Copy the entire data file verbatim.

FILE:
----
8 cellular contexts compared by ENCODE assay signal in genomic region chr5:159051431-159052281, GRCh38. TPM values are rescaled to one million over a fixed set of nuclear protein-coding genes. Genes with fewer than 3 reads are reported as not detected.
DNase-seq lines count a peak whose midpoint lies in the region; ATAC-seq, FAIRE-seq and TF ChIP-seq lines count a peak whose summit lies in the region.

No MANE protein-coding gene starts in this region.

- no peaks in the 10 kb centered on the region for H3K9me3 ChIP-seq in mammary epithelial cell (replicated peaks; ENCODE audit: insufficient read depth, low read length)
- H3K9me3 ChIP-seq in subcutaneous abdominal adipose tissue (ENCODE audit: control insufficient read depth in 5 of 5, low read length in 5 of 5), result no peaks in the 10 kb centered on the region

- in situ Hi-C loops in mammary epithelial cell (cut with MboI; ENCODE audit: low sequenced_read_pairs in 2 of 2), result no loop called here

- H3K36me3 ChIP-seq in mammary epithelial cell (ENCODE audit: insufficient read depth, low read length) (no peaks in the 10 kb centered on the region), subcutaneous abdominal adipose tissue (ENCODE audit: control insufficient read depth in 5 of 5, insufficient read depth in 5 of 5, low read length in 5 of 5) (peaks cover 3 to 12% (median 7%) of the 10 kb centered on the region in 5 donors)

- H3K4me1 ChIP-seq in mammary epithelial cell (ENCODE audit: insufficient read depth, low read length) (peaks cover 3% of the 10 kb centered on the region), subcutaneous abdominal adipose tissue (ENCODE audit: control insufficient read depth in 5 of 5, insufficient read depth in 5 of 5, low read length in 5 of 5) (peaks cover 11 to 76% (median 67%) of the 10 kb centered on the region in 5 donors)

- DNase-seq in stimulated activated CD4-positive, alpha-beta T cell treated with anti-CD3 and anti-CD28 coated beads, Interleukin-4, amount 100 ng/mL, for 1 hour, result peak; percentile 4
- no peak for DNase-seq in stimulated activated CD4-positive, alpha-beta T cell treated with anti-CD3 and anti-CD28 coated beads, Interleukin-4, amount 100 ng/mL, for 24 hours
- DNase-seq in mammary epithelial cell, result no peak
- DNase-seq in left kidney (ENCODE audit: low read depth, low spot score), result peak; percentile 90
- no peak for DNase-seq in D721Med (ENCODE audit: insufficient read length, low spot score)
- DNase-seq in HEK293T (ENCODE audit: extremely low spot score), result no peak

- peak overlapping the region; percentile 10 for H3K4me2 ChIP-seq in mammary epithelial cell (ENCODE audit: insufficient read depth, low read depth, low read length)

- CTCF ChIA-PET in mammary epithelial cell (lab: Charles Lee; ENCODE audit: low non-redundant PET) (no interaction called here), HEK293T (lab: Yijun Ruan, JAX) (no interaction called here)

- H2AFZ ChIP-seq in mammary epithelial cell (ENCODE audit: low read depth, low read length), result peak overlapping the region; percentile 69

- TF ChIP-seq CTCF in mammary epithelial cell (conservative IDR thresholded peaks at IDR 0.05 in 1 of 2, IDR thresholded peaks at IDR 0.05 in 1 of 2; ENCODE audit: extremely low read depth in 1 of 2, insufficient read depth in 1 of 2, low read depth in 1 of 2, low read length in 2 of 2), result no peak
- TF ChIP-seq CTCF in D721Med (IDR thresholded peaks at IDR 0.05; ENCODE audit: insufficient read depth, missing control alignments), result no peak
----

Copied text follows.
8 cellular contexts compared by ENCODE assay signal in genomic region chr5:159051431-159052281, GRCh38. TPM values are rescaled to one million over a fixed set of nuclear protein-coding genes. Genes with fewer than 3 reads are reported as not detected.
DNase-seq lines count a peak whose midpoint lies in the region; ATAC-seq, FAIRE-seq and TF ChIP-seq lines count a peak whose summit lies in the region.

No MANE protein-coding gene starts in this region.

- no peaks in the 10 kb centered on the region for H3K9me3 ChIP-seq in mammary epithelial cell (replicated peaks; ENCODE audit: insufficient read depth, low read length)
- H3K9me3 ChIP-seq in subcutaneous abdominal adipose tissue (ENCODE audit: control insufficient read depth in 5 of 5, low read length in 5 of 5), result no peaks in the 10 kb centered on the region

- in situ Hi-C loops in mammary epithelial cell (cut with MboI; ENCODE audit: low sequenced_read_pairs in 2 of 2), result no loop called here

- H3K36me3 ChIP-seq in mammary epithelial cell (ENCODE audit: insufficient read depth, low read length) (no peaks in the 10 kb centered on the region), subcutaneous abdominal adipose tissue (ENCODE audit: control insufficient read depth in 5 of 5, insufficient read depth in 5 of 5, low read length in 5 of 5) (peaks cover 3 to 12% (median 7%) of the 10 kb centered on the region in 5 donors)

- H3K4me1 ChIP-seq in mammary epithelial cell (ENCODE audit: insufficient read depth, low read length) (peaks cover 3% of the 10 kb centered on the region), subcutaneous abdominal adipose tissue (ENCODE audit: control insufficient read depth in 5 of 5, insufficient read depth in 5 of 5, low read length in 5 of 5) (peaks cover 11 to 76% (median 67%) of the 10 kb centered on the region in 5 donors)

- DNase-seq in stimulated activated CD4-positive, alpha-beta T cell treated with anti-CD3 and anti-CD28 coated beads, Interleukin-4, amount 100 ng/mL, for 1 hour, result peak; percentile 4
- no peak for DNase-seq in stimulated activated CD4-positive, alpha-beta T cell treated with anti-CD3 and anti-CD28 coated beads, Interleukin-4, amount 100 ng/mL, for 24 hours
- DNase-seq in mammary epithelial cell, result no peak
- DNase-seq in left kidney (ENCODE audit: low read depth, low spot score), result peak; percentile 90
- no peak for DNase-seq in D721Med (ENCODE audit: insufficient read length, low spot score)
- DNase-seq in HEK293T (ENCODE audit: extremely low spot score), result no peak

- peak overlapping the region; percentile 10 for H3K4me2 ChIP-seq in mammary epithelial cell (ENCODE audit: insufficient read depth, low read depth, low read length)

- CTCF ChIA-PET in mammary epithelial cell (lab: Charles Lee; ENCODE audit: low non-redundant PET) (no interaction called here), HEK293T (lab: Yijun Ruan, JAX) (no interaction called here)

- H2AFZ ChIP-seq in mammary epithelial cell (ENCODE audit: low read depth, low read length), result peak overlapping the region; percentile 69

- TF ChIP-seq CTCF in mammary epithelial cell (conservative IDR thresholded peaks at IDR 0.05 in 1 of 2, IDR thresholded peaks at IDR 0.05 in 1 of 2; ENCODE audit: extremely low read depth in 1 of 2, insufficient read depth in 1 of 2, low read depth in 1 of 2, low read length in 2 of 2), result no peak
- TF ChIP-seq CTCF in D721Med (IDR thresholded peaks at IDR 0.05; ENCODE audit: insufficient read depth, missing control alignments), result no peak